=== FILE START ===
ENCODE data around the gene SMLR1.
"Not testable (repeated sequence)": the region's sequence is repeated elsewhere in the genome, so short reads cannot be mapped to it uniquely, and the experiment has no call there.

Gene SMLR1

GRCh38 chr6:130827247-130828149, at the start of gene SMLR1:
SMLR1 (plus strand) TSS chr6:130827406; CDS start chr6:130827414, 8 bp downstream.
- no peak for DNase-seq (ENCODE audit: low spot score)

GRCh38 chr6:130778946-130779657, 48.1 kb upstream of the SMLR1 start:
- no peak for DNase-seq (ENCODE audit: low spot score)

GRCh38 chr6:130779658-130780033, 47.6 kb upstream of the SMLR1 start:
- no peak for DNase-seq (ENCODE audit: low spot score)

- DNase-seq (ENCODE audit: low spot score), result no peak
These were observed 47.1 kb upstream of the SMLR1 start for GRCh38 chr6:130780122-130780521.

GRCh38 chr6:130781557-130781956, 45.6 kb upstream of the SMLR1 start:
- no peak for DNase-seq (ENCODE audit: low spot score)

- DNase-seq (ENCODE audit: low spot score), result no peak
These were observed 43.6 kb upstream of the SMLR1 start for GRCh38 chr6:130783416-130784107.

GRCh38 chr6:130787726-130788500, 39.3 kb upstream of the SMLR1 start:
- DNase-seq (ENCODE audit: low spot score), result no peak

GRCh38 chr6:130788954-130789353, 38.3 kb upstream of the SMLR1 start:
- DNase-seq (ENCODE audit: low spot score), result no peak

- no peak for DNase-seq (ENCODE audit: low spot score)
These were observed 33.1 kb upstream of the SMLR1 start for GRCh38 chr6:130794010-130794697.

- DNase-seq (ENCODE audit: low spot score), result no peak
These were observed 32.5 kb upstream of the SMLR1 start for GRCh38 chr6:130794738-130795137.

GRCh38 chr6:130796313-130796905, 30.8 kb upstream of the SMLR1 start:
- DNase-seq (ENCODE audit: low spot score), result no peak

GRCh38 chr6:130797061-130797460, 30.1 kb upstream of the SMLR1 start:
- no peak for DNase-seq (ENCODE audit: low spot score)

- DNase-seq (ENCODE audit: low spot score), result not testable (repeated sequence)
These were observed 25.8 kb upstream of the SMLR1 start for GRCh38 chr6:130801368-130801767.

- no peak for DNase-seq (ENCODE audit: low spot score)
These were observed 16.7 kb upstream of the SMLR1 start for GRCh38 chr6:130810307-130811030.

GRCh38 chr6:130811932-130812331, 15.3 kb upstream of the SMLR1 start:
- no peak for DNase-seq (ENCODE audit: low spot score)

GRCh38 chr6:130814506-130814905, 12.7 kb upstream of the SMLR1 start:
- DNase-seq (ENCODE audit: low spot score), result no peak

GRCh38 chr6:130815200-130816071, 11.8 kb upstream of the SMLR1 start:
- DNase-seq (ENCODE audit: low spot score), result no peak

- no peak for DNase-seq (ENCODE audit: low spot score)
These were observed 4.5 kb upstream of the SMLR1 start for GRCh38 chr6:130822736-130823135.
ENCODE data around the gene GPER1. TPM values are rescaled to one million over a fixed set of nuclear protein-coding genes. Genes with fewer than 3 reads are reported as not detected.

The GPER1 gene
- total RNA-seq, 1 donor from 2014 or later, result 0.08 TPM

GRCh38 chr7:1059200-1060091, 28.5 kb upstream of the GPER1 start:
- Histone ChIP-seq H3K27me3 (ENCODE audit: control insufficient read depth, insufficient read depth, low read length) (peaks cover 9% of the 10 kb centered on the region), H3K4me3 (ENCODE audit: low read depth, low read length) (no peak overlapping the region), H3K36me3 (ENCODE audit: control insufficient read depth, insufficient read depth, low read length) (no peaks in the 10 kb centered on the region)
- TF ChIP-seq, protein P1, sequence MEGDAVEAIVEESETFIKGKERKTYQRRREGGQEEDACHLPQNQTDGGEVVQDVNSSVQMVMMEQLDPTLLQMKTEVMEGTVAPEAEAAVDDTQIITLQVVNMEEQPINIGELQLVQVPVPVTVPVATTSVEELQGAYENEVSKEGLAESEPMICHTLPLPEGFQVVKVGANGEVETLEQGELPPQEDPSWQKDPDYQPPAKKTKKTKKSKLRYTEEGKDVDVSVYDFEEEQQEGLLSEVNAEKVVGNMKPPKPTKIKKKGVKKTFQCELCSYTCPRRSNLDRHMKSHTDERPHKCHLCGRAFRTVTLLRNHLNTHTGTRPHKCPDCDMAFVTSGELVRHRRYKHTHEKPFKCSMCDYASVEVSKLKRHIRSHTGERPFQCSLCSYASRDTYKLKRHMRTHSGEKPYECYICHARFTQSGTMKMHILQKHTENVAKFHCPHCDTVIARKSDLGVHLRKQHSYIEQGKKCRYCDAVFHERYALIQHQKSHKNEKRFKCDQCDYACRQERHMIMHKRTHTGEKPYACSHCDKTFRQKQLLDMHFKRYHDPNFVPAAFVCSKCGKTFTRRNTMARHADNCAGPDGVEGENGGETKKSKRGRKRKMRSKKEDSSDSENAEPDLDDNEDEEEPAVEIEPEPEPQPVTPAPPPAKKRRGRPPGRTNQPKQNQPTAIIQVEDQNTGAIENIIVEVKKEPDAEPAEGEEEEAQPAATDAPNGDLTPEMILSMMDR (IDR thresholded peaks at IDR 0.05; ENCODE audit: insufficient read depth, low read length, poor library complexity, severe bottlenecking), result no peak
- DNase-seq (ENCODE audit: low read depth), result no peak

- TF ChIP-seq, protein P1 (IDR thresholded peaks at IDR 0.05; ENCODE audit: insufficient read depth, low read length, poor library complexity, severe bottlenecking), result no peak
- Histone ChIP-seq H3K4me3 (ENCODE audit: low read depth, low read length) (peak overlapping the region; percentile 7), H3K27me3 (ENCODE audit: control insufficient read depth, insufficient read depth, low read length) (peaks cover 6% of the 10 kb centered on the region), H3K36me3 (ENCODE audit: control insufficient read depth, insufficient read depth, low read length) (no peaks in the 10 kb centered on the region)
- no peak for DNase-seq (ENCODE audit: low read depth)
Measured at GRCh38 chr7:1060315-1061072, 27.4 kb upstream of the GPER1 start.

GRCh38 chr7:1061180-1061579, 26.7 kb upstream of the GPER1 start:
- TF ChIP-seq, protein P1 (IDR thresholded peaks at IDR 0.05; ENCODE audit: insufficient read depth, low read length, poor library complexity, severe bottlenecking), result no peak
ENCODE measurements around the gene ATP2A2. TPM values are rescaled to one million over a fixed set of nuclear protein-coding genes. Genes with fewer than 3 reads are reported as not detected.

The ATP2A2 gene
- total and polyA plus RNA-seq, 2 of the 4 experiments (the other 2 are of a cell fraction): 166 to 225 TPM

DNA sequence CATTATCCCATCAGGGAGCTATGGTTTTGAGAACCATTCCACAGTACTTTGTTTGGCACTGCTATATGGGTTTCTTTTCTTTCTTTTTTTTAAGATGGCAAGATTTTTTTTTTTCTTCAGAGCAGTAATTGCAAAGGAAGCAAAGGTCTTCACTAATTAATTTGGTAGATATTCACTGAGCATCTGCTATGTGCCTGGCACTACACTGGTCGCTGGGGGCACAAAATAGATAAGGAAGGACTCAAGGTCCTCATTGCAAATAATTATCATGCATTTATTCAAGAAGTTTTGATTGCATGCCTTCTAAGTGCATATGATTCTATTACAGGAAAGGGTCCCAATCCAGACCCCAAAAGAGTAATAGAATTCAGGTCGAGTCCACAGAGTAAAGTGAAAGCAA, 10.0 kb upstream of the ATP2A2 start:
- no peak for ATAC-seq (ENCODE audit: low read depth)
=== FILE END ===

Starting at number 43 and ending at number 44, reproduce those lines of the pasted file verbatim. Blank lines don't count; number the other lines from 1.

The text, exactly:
- total RNA-seq, 1 donor from 2014 or later, result 0.08 TPM

GRCh38 chr7:1059200-1060091, 28.5 kb upstream of the GPER1 start: